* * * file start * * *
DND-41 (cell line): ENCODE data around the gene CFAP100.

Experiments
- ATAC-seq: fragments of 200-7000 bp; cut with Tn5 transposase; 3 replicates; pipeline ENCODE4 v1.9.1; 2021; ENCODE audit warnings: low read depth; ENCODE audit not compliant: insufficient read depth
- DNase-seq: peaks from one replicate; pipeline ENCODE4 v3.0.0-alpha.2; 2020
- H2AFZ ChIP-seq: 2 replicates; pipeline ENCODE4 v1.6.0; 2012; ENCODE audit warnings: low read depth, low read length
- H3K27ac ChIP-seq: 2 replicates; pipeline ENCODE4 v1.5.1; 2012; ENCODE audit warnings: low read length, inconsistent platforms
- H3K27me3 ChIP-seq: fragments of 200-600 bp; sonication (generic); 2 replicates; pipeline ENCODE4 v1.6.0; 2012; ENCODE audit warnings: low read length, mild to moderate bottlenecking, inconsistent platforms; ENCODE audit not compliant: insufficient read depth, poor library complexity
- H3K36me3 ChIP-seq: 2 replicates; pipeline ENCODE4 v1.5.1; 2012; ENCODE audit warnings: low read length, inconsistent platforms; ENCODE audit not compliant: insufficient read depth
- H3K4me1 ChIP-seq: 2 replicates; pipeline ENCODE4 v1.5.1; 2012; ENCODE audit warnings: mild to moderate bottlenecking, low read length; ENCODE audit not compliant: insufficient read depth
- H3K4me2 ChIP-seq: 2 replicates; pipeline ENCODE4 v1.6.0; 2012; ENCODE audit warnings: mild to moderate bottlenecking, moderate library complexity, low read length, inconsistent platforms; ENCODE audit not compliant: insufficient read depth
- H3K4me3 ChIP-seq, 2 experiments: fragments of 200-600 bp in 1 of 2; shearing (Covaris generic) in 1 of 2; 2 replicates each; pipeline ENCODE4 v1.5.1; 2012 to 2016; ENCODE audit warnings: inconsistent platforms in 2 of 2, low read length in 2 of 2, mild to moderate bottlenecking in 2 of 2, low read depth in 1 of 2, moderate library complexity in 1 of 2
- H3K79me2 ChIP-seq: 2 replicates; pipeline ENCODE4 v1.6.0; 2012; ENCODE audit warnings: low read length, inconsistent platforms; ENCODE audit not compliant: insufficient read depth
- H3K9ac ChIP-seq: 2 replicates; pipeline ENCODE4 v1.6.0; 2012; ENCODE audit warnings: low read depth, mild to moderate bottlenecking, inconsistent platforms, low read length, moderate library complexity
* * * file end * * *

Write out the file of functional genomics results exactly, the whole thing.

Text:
DND-41 (cell line): ENCODE data around the gene CFAP100.

Experiments
- ATAC-seq: fragments of 200-7000 bp; cut with Tn5 transposase; 3 replicates; pipeline ENCODE4 v1.9.1; 2021; ENCODE audit warnings: low read depth; ENCODE audit not compliant: insufficient read depth
- DNase-seq: peaks from one replicate; pipeline ENCODE4 v3.0.0-alpha.2; 2020
- H2AFZ ChIP-seq: 2 replicates; pipeline ENCODE4 v1.6.0; 2012; ENCODE audit warnings: low read depth, low read length
- H3K27ac ChIP-seq: 2 replicates; pipeline ENCODE4 v1.5.1; 2012; ENCODE audit warnings: low read length, inconsistent platforms
- H3K27me3 ChIP-seq: fragments of 200-600 bp; sonication (generic); 2 replicates; pipeline ENCODE4 v1.6.0; 2012; ENCODE audit warnings: low read length, mild to moderate bottlenecking, inconsistent platforms; ENCODE audit not compliant: insufficient read depth, poor library complexity
- H3K36me3 ChIP-seq: 2 replicates; pipeline ENCODE4 v1.5.1; 2012; ENCODE audit warnings: low read length, inconsistent platforms; ENCODE audit not compliant: insufficient read depth
- H3K4me1 ChIP-seq: 2 replicates; pipeline ENCODE4 v1.5.1; 2012; ENCODE audit warnings: mild to moderate bottlenecking, low read length; ENCODE audit not compliant: insufficient read depth
- H3K4me2 ChIP-seq: 2 replicates; pipeline ENCODE4 v1.6.0; 2012; ENCODE audit warnings: mild to moderate bottlenecking, moderate library complexity, low read length, inconsistent platforms; ENCODE audit not compliant: insufficient read depth
- H3K4me3 ChIP-seq, 2 experiments: fragments of 200-600 bp in 1 of 2; shearing (Covaris generic) in 1 of 2; 2 replicates each; pipeline ENCODE4 v1.5.1; 2012 to 2016; ENCODE audit warnings: inconsistent platforms in 2 of 2, low read length in 2 of 2, mild to moderate bottlenecking in 2 of 2, low read depth in 1 of 2, moderate library complexity in 1 of 2
- H3K79me2 ChIP-seq: 2 replicates; pipeline ENCODE4 v1.6.0; 2012; ENCODE audit warnings: low read length, inconsistent platforms; ENCODE audit not compliant: insufficient read depth
- H3K9ac ChIP-seq: 2 replicates; pipeline ENCODE4 v1.6.0; 2012; ENCODE audit warnings: low read depth, mild to moderate bottlenecking, inconsistent platforms, low read length, moderate library complexity